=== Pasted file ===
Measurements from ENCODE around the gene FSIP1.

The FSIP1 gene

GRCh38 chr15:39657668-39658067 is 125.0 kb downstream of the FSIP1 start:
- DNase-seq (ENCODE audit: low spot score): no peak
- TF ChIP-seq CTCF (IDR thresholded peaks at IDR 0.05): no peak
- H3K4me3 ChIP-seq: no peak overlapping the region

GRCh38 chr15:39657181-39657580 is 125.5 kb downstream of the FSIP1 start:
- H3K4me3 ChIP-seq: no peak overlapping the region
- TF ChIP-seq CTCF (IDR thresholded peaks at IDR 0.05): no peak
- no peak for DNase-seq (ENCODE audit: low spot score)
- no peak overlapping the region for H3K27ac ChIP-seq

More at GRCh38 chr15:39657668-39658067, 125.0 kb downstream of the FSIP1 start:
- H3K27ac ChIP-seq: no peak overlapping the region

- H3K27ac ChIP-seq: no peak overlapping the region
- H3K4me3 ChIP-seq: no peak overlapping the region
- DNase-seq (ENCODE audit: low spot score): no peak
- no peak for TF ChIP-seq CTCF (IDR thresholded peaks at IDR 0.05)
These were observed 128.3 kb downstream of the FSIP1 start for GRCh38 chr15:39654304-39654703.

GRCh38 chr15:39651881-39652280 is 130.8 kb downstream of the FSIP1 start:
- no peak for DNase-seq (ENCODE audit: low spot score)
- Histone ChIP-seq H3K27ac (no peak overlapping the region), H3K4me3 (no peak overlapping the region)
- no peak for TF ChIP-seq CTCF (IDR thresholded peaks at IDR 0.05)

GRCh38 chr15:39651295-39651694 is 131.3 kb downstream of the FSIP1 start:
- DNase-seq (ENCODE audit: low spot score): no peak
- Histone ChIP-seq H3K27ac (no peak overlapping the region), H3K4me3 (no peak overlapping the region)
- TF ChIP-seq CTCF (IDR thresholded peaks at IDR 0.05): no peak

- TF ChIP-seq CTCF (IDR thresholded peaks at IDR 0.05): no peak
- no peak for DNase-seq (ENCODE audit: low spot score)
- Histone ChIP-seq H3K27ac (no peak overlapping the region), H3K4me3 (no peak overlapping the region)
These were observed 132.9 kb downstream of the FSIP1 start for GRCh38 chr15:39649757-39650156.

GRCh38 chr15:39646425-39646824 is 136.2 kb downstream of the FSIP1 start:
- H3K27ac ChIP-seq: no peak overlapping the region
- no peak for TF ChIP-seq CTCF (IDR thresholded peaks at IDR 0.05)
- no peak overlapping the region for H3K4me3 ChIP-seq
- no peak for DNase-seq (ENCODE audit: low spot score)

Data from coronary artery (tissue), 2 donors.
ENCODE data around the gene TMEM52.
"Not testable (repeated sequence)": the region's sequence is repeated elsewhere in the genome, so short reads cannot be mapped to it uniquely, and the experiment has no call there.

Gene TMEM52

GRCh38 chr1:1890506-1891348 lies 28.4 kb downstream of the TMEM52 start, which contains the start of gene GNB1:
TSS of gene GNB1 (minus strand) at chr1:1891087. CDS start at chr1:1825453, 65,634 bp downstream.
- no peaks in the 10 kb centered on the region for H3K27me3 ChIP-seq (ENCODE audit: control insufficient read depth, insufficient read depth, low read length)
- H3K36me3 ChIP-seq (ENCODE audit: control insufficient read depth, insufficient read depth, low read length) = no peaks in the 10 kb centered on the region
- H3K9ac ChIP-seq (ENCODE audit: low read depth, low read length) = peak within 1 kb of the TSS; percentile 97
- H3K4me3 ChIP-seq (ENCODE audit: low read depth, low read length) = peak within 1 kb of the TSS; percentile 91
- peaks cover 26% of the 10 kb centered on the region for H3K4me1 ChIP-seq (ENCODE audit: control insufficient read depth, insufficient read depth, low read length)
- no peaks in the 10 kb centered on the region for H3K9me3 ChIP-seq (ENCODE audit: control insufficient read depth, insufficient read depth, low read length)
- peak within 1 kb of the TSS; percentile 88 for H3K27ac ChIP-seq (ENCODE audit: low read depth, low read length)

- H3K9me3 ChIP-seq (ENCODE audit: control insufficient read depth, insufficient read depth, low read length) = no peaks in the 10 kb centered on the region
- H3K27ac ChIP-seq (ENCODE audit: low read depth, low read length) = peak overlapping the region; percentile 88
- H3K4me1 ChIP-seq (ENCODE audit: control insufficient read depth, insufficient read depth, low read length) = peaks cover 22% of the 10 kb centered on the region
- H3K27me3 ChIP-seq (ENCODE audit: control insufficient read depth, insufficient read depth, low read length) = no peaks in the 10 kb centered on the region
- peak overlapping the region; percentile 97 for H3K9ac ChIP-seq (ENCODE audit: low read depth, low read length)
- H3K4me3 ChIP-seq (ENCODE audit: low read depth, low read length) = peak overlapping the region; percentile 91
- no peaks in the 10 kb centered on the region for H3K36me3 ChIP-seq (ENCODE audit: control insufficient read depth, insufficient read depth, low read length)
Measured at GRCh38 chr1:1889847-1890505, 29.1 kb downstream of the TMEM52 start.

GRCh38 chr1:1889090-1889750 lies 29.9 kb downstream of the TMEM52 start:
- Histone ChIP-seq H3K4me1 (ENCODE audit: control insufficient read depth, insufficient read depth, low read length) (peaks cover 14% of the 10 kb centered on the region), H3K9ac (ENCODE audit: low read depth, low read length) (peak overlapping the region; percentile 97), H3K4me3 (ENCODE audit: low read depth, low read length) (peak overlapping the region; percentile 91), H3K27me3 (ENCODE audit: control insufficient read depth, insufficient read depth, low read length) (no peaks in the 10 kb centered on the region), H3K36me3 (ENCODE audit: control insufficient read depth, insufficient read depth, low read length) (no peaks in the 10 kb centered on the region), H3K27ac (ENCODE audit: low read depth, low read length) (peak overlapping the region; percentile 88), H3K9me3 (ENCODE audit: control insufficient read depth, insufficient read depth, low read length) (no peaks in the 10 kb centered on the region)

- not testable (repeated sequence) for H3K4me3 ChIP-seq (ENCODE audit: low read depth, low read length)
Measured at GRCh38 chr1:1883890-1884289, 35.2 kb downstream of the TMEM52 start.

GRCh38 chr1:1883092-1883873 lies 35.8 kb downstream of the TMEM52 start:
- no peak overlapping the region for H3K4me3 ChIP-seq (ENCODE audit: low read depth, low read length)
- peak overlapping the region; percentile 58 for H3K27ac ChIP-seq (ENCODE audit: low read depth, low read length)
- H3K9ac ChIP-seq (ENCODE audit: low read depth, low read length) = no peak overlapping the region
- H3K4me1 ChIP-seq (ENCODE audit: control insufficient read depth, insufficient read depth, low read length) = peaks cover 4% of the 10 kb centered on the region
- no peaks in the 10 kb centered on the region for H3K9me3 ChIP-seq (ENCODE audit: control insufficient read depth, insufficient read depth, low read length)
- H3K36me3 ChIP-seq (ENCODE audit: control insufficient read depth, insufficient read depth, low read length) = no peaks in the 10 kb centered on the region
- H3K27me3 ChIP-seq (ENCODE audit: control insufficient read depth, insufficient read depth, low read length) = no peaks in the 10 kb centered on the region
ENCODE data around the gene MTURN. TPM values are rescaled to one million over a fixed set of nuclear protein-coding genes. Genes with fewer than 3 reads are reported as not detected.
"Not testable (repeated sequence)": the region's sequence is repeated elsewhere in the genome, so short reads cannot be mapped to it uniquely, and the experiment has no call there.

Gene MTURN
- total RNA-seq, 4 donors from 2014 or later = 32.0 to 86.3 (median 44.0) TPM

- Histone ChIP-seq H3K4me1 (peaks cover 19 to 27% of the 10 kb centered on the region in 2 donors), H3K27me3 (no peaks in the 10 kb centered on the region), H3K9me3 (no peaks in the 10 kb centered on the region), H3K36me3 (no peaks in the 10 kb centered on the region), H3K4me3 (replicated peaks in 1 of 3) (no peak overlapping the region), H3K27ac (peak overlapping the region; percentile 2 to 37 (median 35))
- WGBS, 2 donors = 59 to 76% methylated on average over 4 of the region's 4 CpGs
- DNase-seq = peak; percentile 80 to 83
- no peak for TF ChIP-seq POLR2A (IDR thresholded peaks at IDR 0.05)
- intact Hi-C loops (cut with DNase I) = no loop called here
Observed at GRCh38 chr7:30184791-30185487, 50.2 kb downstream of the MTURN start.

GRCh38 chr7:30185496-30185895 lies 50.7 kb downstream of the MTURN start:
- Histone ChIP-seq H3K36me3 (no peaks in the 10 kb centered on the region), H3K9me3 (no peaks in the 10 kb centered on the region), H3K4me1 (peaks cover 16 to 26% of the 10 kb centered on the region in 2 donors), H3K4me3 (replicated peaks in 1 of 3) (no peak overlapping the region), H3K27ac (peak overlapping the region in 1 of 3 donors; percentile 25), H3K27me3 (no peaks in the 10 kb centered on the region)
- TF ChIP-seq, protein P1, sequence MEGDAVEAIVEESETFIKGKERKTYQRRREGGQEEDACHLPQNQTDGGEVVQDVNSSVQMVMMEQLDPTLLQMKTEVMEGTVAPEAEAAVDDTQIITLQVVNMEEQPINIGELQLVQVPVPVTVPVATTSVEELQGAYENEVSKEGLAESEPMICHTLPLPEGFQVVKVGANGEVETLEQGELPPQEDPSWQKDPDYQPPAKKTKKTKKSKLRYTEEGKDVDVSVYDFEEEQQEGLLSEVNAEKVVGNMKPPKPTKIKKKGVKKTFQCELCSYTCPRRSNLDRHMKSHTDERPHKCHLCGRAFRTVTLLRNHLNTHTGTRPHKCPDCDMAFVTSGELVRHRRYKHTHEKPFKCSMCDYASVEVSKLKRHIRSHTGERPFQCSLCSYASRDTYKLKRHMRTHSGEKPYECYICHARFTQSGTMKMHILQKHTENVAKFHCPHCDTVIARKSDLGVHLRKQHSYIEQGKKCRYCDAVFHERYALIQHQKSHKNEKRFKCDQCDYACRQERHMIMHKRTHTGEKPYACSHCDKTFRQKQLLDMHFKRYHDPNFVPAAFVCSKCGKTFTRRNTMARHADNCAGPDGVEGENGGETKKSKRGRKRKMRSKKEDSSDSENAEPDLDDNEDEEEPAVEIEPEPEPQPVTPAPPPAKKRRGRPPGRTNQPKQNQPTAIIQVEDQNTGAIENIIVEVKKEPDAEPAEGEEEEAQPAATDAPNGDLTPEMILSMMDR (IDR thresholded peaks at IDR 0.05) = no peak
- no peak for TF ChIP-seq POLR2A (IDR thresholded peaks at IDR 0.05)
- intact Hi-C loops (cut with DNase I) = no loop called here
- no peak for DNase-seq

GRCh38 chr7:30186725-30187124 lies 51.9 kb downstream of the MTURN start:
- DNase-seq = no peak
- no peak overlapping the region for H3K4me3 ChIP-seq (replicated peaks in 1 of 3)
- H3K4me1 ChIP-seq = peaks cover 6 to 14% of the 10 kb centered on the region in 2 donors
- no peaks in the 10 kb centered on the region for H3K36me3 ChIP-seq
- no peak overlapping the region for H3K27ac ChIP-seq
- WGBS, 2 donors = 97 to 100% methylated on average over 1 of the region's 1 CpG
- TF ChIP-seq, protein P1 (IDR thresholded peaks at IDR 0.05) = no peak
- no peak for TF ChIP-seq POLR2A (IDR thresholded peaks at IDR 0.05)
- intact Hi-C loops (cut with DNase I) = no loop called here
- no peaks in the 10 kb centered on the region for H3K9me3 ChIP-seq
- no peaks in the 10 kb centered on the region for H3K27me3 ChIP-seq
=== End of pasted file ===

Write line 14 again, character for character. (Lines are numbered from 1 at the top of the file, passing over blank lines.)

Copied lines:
- H3K27ac ChIP-seq: no peak overlapping the region